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Manuscript Releases, vol. 15 [Nos. 1136-1185]

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    Do Not Lord It Over Others

    Men of God of the clearest minds and of the best capabilities are generally the ones who are the most ready to admit that they have failings and weaknesses and that their own understanding may not be perfect.15MR 126.1

    Humility is the constant attendant of true wisdom. Those who have this grace will patiently listen to the advice and counsel of others and give it due weight. They will not give up their own judgment for another's, but if advice and counsel bear the recommendation of age and experience, they will carefully weigh the matter and incorporate it into their own experience and mind because they see the force of the counsel and advice given....15MR 126.2

    God has in His providence placed the cup of sorrow to your lips that you might sympathize with your brethren who have tasted of its bitterness. To close the soul to human griefs, to make no consideration for circumstances where God's providence is at work upon His suffering children, to force all under any and every circumstance and condition into one groove without reference to God's providences, is a fearful mistake which will react upon our own heads.15MR 126.3

    I was shown that in dealing with our fellowmen we all are to consider that they are of like passions with ourselves, feeling the same weaknesses and suffering the same temptations. They, with us, have a struggle with life if they maintain their integrity in circumstances of peril, keeping the balance of the mind. We must deal with fellow mortals with kindly compassion and tenderest sympathy. We must cultivate in our character amiable tempers as well as firmness of principles. It is entirely out of place for one fellow laborer to lord it over another....15MR 126.4

    I was shown that God requires true love to unite the hearts of the human brotherhood, and why this love does not flourish is because selfishness, envy, and jealousy exist. True justice will not injure our fellow men, and true politeness will not offend them....15MR 127.1

    God is displeased when fellow laborers in His vineyard shut up their sympathy to themselves, esteem themselves highly, and cannot see the good purposes, the noble efforts, of their fellow laborers, but live as if they felt no pitying love or tender sympathy. I have been shown that love, tender love and consideration for our fellow mortals, needs to be cultivated, for it is very essential and is the most valuable trait of Christian character we can have.... We shall be very unhappy if we place ourselves in a position to question and criticize as an enemy every man who does not greet us with a smile....15MR 127.2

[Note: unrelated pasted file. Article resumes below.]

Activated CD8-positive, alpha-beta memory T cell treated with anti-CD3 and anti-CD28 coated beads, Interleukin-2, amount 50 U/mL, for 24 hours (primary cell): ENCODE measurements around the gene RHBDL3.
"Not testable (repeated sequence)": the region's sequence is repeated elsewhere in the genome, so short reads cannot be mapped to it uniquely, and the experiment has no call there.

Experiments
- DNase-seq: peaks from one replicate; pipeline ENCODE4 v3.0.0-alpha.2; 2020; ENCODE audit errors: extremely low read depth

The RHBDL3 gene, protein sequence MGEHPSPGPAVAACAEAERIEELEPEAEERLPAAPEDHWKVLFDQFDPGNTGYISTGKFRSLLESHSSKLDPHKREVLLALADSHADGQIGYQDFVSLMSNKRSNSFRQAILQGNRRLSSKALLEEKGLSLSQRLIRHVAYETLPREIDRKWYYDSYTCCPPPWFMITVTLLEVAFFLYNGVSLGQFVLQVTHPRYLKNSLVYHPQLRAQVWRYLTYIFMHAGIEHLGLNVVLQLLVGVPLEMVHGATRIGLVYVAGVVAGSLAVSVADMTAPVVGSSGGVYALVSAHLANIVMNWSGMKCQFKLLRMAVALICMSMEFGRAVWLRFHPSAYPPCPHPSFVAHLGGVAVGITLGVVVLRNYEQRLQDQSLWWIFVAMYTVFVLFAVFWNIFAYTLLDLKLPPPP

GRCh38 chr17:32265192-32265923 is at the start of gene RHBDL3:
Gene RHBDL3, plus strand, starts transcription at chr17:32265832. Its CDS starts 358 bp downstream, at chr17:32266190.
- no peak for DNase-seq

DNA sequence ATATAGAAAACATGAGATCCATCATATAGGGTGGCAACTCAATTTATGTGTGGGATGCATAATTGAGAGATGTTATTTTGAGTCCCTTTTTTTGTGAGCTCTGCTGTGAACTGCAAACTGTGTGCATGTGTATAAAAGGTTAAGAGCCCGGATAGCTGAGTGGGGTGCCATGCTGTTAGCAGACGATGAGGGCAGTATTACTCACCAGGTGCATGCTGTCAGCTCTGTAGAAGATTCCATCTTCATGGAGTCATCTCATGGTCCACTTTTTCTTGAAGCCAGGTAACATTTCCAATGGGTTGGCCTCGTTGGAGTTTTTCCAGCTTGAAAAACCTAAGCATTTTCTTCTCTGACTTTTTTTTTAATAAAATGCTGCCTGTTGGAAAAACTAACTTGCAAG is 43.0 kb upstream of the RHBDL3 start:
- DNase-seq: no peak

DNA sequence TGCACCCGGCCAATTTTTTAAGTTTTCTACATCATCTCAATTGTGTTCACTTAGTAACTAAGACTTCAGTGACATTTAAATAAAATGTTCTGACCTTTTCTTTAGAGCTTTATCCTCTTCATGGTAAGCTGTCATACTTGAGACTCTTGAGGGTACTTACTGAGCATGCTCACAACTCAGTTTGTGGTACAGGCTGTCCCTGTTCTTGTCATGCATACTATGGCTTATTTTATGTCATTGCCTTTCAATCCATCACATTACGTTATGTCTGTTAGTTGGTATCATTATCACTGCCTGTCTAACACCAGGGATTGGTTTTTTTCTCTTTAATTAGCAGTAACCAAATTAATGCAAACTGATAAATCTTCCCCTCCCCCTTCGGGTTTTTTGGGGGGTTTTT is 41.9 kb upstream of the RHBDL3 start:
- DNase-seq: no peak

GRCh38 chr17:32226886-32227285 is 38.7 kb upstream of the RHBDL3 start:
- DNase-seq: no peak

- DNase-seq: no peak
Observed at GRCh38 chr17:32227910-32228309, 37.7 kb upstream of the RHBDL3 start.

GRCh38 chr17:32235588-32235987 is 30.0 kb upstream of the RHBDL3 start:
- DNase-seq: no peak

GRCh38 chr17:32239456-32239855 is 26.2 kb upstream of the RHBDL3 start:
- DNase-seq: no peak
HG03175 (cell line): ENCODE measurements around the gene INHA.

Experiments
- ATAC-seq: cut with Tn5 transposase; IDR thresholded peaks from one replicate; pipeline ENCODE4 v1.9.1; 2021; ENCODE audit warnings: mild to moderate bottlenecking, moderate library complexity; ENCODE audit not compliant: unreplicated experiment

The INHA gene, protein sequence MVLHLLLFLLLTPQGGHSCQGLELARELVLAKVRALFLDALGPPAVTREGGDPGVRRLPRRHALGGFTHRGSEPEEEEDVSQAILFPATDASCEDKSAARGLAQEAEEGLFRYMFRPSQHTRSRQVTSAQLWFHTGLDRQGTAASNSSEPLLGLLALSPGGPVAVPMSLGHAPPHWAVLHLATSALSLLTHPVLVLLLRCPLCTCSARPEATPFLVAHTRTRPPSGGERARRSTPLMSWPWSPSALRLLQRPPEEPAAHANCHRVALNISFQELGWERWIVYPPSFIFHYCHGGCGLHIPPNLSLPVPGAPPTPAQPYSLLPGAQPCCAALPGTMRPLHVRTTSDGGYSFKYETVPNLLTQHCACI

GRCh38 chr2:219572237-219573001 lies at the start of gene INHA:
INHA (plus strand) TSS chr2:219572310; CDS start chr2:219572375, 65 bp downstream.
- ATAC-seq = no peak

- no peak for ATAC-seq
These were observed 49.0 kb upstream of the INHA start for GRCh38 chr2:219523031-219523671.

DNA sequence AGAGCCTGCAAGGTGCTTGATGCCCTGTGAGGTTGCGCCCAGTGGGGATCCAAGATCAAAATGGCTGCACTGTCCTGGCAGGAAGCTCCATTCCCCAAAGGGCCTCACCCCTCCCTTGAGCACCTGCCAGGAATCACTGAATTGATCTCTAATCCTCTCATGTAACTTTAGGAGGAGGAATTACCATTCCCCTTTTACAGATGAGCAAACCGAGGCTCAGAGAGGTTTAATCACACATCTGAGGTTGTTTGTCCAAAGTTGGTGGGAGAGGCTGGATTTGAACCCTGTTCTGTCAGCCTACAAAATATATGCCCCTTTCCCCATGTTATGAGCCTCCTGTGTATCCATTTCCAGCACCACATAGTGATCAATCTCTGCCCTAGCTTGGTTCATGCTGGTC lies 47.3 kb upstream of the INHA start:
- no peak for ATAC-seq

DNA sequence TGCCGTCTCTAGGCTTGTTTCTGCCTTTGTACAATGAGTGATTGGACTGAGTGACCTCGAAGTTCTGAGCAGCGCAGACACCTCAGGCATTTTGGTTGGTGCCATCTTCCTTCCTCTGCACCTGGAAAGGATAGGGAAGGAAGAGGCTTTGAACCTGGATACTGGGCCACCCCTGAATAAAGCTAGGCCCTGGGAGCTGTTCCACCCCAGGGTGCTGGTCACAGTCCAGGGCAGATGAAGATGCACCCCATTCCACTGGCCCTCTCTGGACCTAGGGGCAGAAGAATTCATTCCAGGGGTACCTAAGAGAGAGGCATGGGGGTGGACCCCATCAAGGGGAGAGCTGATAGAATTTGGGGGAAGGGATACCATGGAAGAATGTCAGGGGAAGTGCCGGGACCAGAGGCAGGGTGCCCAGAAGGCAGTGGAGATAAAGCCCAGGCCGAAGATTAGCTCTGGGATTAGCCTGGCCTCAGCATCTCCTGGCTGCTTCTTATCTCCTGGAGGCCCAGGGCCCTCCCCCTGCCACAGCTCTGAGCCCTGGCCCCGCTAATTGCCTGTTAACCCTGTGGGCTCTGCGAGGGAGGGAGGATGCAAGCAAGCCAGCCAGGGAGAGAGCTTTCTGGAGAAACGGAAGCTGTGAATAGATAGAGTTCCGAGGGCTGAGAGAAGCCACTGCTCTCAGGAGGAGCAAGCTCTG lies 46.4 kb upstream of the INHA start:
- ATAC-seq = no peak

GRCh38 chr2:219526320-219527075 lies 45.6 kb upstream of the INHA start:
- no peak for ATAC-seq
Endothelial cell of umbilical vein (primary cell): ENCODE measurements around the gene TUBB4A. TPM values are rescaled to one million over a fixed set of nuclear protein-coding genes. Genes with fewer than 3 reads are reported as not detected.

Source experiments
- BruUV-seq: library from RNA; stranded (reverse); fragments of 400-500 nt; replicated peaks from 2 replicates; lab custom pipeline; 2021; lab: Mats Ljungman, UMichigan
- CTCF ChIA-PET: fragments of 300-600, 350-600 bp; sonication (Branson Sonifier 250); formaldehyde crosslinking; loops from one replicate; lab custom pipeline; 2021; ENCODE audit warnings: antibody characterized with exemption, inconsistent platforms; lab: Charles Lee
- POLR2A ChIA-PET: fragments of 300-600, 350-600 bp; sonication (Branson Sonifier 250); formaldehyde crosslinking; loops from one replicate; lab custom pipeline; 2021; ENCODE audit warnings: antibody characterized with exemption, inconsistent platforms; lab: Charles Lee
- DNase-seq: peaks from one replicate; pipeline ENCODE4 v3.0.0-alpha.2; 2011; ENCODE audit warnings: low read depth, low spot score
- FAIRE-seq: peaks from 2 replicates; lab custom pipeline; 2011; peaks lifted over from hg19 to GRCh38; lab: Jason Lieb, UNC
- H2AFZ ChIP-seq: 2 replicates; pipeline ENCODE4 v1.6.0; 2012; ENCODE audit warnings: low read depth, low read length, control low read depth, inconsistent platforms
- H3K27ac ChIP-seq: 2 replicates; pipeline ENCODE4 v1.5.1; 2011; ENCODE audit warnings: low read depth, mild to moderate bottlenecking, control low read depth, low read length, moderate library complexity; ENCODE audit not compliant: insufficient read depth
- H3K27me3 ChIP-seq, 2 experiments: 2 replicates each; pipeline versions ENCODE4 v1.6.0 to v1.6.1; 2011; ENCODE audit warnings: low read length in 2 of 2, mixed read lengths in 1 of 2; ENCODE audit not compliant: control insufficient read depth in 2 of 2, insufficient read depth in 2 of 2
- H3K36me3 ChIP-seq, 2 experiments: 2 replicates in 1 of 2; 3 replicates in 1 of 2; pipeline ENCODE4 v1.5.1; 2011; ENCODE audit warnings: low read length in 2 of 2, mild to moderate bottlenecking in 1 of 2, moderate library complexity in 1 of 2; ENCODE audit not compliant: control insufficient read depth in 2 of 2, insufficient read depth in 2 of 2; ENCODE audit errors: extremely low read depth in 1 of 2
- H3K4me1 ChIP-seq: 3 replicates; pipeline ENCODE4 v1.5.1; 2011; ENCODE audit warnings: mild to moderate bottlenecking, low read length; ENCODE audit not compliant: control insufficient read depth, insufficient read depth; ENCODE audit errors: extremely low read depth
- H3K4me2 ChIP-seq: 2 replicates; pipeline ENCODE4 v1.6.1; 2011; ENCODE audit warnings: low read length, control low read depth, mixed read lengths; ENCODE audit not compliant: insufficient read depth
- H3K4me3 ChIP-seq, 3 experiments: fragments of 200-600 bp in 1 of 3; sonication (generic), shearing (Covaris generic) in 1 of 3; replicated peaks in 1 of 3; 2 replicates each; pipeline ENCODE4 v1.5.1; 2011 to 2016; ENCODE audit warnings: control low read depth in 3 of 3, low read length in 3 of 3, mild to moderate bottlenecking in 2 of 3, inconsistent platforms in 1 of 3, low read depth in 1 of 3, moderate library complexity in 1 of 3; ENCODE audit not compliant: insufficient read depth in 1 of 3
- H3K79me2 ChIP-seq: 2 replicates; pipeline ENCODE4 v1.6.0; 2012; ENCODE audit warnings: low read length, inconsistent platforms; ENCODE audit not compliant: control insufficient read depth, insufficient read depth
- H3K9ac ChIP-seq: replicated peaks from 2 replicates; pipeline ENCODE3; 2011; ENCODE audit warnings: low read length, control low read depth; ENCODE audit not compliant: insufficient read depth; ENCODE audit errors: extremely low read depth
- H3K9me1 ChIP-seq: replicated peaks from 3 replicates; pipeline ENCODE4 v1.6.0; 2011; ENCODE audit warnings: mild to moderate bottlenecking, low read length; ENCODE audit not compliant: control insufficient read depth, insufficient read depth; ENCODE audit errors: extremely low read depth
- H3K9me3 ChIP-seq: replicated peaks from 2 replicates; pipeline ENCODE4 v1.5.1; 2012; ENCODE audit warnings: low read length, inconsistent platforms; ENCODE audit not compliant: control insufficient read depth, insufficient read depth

Oh, how many mistakes we make in attempting to judge the motives of our brethren! That which we condemn as grievous wrongs in them are not greater than those that exist in ourselves which we do not discern....15MR 127.3

    God wants this evil to exist no longer. He calls upon us to put away this great sin and to strive to answer the prayer of Christ that His disciples may be one as He is one with the Father that the world may know that the Father had sent His Son. It is the special work of Satan to cause dissension, that the evidence of oneness which should exist with them might be hindered, that the world should be deprived of the most powerful testimony Christians can give it that God has sent His Son to bring into harmony turbulent, proud, envious, jealous, bigoted minds....15MR 127.4

    We lose much, very much, by lack of love for our brethren and sisters. Our ministering brethren—by their unity, their steadfast love, their delicacy in dealing with their brethren, firmly sustaining one another, their forbearance and sympathy and tender compassion for each other—can give to the churches an example that will rightly represent the life of our Redeemer. The truth of God is not designed merely to deal with errors and vices, and the ministers to feel that they must be reined up to censure and condemn even if they see existing wrongs. Frequently the very best way to cure the evil is to let those who are wrong see the heart of the minister of God softened and tender and pitiful, His bosom full of the milk of human kindness.15MR 128.1

    The truth is designed to sanctify the receiver, to fashion and mold the entire man, externally as well as internally, by abasing pride and disposing his heart to be kind and amiable and condescending. Yes, the religion of Christ is a system of the truest politeness, and its triumphs are complete when a world may look on a people professing godliness with a united front, believers showing habitual tenderness of feeling and kindness of deportment and sincere regard for the reputation of each other. We may not look for the approval of God unless we work to the point of habitual kindness, acting upon the principles of the gospel. Tender mercy is to soften whatever is harsh in the disposition and to smooth, refine, and elevate whatever is course and rough in deportment. Love and faith carried out in our words and actions bear a testimony to the world that they cannot resist. It is the most powerful ministry that a church can have.—Letter 25, 1870, pp. 4-5, 7-11. (A Testimony Regarding Elder and Mrs. D. T. Bourdeau, written cir. 1870, from Battle Creek, Michigan.)15MR 128.2

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